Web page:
This Morning: Alice Beer shares tips for removing pests

We use your sign-up to provide content in ways you’ve consented to and to improve our understanding of you. This may include adverts from us and 3rd parties based on our understanding. You can unsubscribe at any time. More info

Getting rid of rats as quickly as possible is vital. Not only do they burrow into compost heaps, grassy banks or under sheds to make their homes, but they are also not afraid to feast on gardeners’ lovingly grown crops. If these pests find their way into gardens or, worse still, your property, they will not just gnaw through just about anything to get a meal, they also pose a health risk, spreading diseases that can affect humans and pets alike.

Experts at Gardening Tips explained that if gardeners want to protect their outdoor spaces from rats, they must be aware of “key areas where rats highly populate”.

They said: “Ample supplies of discarded food and waste ensures that they won’t go hungry and you compost pile could become a banquet for these uninvited guests.

“If you keep your garbage and recycling bins outdoors, look for drooping and chew marks on the bins – a sure sign that rats are around. You must frequently check the holes in these containers and you may want to convert from plastic to metal cans.”

Outdoor wood piles are also attractive places for rats to build nests. If wood piles are in the garden, then gardeners have “inadvertently built a rodent hotel”, according to the experts.

Birds drop seeds from feeders which attract rodents, specifically rats, into the garden and even home. To prevent this, store them in a sealed, metal container.

To prevent rats gathering in gardens, the experts have suggested a few “home remedies” gardeners should try out before opting to call pest control specialists.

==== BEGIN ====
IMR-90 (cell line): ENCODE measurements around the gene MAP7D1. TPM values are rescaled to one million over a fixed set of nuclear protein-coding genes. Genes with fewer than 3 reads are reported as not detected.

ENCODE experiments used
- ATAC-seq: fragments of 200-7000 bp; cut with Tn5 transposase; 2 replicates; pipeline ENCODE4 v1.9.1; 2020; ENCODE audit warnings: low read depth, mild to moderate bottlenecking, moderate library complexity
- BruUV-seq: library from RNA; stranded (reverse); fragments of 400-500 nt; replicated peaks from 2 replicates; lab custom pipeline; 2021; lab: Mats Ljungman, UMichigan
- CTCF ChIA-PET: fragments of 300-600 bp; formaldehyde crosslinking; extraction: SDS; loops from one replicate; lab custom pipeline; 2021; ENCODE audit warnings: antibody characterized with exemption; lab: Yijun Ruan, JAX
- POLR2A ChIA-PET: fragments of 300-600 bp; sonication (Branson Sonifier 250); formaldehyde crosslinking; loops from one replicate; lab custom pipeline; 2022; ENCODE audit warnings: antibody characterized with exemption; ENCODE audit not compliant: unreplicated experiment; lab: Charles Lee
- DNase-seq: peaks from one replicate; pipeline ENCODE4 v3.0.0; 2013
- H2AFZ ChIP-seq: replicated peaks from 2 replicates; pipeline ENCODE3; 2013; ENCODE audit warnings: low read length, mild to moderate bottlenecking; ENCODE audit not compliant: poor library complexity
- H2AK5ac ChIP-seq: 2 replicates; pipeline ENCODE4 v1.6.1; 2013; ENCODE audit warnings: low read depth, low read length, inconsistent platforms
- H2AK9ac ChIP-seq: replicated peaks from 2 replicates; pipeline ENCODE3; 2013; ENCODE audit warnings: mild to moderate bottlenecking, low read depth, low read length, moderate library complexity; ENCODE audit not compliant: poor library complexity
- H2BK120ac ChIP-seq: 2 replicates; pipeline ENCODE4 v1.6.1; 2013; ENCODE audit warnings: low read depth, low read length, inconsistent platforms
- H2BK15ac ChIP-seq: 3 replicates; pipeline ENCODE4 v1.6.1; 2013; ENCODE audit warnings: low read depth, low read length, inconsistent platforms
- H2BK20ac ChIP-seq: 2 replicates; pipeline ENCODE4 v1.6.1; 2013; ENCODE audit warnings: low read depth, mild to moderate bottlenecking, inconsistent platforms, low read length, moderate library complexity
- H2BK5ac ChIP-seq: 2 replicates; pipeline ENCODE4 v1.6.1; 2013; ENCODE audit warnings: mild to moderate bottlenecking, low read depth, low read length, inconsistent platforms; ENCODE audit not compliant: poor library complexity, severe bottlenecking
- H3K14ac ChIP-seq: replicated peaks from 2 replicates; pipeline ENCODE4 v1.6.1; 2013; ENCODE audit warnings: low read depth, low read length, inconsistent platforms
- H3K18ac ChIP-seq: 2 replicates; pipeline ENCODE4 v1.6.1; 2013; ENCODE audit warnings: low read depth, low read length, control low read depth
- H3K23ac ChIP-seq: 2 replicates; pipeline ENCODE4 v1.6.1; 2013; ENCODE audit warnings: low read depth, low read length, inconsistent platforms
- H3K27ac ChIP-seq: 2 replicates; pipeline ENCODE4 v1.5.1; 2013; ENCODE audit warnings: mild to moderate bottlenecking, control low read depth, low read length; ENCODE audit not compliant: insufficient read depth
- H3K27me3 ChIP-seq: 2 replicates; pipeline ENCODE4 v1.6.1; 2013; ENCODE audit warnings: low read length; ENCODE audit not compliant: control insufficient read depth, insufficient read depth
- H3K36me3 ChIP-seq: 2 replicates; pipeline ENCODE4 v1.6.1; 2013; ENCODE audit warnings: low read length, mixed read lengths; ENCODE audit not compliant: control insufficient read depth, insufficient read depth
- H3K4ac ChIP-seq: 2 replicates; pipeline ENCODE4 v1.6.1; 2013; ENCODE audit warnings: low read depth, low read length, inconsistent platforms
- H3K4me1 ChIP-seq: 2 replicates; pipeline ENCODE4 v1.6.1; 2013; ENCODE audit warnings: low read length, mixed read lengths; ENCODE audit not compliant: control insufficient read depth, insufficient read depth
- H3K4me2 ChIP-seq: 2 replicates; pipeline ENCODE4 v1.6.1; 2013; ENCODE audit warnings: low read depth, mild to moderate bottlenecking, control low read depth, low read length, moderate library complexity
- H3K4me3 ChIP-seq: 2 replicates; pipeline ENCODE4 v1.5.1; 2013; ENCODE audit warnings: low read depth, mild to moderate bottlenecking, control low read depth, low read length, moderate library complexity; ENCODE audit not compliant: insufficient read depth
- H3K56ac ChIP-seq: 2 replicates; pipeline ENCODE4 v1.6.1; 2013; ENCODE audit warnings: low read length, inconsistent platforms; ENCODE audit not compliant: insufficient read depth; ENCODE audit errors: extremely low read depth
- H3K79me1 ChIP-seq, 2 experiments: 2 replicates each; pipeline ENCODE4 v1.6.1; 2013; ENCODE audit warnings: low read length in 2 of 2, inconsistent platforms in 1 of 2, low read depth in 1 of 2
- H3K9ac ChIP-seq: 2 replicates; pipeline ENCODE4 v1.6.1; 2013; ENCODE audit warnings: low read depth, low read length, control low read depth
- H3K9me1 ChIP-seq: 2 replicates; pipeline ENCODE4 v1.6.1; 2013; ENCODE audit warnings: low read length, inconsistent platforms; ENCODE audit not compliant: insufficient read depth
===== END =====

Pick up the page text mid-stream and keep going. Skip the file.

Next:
They firstly suggested using peppermint oil to repel rats. The experts said: “Rats hate the smell of peppermint oil so it is an effective way to drive them, as well as all other rodents, away.”

This can easily be found online, in health food stores or in the organic section of supermarkets. Peppermint smells strong and is unappealing to rats, but it’s completely harmless and chemical-free.

Remove ‘stubborn’ toilet limescale with 3p kitchen staple  [COMMENT]
‘Golden rule’ for removing toilet limescale with just 2 ingredients [EXPERT]
‘Most effective’ solution to remove ‘yellow’ toilet seat stains [TIPS]

To carry out this method, moisten some cotton balls with 100 percent pure peppermint oil and locate them in various spots around the garden, including the garage and shed. Reapply the oil a couple times a week to improve its effectiveness. 

Another way to deter rats is to use hot pepper flakes as these pests are repelled by very spicy seasonings.

The experts said: “This is an effective and inexpensive way to keep rats out of your garden and home. Sprinkling the pepper along the entryway and corners is an age-old method to keep rodents away from plants.”

The smell is so potent that rats are turned away by the smell of the spices. If eaten, they can also be painful to the rat, so they’re likely to flee after encountering one of these spicy substances.

Onions are also said to be another home remedy to repel rats from gardens as “they hate the pungent smell”. 

As onions are so strong, it attacks the noses of animals with heightened senses of smell, such as rats. 

The rodents find onions very distasteful and when it is in the vicinity, rats can smell little else.

However, the experts warned: “This hack is a little tricky as onions rot quickly and can be toxic to your pets.”

Another tip is to remove all sources of water in the garden as this is what rats rely on to survive. Most rats require a constant water source and they tend to stay around these sources.

The pest experts said: “Rats can’t survive without water. If possible, remove water sources from the garden, including dripping taps and secure drains.”

This tip also goes for removing sources of food as well as water as it’ll make the rodents want to nest in your garden.

To help, store dry foods in tightly sealed containers, making sure food is not left sitting out, and clean up any spillages.

Source: Read Full Article